If elected, Republican presidential nominee Donald Trump may decide that the United States will not support certain NATO members if they are attacked by Russia.
Trump, specifically referring to the Baltic republics of Estonia, Latvia, and Lithuania, told The New York Times in a July 20 interview that if they have not fulfilled their obligations to the United States, the country may not defend them against Russia, according to Bloomberg.
Ojar Kalnins, who chairs the foreign affairs committee in Latvia’s parliament, said Trump’s remarks are “both dangerous and irresponsible.”
“This won’t be good for NATO unity or the security situation. In principle, he is saying the U.S. will not fulfill its promises or obligations,” Kalnins said.
“Estonia’s commitment to our NATO obligations is beyond doubt and so should be the commitments by others,” Foreign Ministry spokeswoman Mariann Sudakov told Bloomberg in an email.
While campaigning in April, Trump criticized NATO and called it obsolete.
His most recent remarks come just two weeks after the NATO summit in Warsaw, Poland, when the 28-member organization agreed to enhance deployment of forces in Poland, Lithuania, Estonia, and Latvia in order to deter Russia from invading after its 2014 annexation of Crimea from Ukraine.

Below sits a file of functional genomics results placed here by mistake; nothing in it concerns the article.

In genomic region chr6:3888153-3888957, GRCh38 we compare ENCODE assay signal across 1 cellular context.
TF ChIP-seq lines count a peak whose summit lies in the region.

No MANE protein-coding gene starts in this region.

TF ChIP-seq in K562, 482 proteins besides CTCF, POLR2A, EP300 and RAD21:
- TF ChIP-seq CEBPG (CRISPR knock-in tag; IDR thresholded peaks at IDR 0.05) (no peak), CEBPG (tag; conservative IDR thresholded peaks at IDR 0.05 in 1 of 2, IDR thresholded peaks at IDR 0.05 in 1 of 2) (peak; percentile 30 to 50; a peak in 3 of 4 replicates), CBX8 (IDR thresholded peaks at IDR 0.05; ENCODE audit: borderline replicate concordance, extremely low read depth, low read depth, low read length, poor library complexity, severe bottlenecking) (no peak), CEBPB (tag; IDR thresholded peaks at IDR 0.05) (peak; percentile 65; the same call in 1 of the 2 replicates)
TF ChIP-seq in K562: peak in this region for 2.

Trump wants to see these “extremely rich” NATO countries reimburse the United States for the “tremendous cost” of defending them.
“I would be absolutely prepared to tell those countries, ‘Congratulations, you will be defending yourself,” he said.
The White House reacted to Trump’s statement by emphasizing the commitment of the United States in NATO.
"There should be no mistake or miscalculation made about this country’s commitment toward the trans-Atlantic alliance,” spokesman Josh Earnest said July 21.
In the interview, Trump also addressed the failed military coup in Turkey, stating that he would not criticize the country for cracking down on political opponents and restricting civil liberties, according to The Sacramento Bee.
“[The U.S. has no] right to lecture [other countries when] people are shooting policemen in cold blood.”